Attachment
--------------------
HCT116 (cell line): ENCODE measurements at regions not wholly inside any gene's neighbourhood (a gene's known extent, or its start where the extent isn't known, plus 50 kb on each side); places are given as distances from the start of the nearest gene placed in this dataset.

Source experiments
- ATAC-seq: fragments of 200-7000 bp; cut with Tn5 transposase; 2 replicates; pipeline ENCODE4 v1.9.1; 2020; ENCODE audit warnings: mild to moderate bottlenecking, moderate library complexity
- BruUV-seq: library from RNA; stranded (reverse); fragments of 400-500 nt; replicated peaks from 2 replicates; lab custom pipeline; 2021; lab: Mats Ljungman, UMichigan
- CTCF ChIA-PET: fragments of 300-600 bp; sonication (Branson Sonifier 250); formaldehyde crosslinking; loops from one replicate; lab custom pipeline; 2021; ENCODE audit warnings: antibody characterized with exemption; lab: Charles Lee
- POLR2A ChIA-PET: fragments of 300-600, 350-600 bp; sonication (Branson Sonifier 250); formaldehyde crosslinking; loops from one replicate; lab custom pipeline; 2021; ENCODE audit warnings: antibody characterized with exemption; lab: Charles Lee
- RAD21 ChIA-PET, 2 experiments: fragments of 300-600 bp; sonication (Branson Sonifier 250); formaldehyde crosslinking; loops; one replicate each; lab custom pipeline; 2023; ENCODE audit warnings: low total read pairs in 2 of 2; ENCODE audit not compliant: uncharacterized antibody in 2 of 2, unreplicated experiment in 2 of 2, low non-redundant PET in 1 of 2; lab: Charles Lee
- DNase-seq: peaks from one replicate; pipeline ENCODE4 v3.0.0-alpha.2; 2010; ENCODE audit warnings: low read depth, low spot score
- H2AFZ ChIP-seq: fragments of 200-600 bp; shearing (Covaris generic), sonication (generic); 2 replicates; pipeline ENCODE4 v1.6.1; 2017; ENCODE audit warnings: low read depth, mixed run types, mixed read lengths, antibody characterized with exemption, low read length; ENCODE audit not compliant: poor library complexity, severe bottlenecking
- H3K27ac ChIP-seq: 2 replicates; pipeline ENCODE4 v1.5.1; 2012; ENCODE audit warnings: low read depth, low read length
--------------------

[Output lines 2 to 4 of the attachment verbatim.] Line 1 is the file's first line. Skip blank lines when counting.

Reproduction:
Source experiments
- ATAC-seq: fragments of 200-7000 bp; cut with Tn5 transposase; 2 replicates; pipeline ENCODE4 v1.9.1; 2020; ENCODE audit warnings: mild to moderate bottlenecking, moderate library complexity
- BruUV-seq: library from RNA; stranded (reverse); fragments of 400-500 nt; replicated peaks from 2 replicates; lab custom pipeline; 2021; lab: Mats Ljungman, UMichigan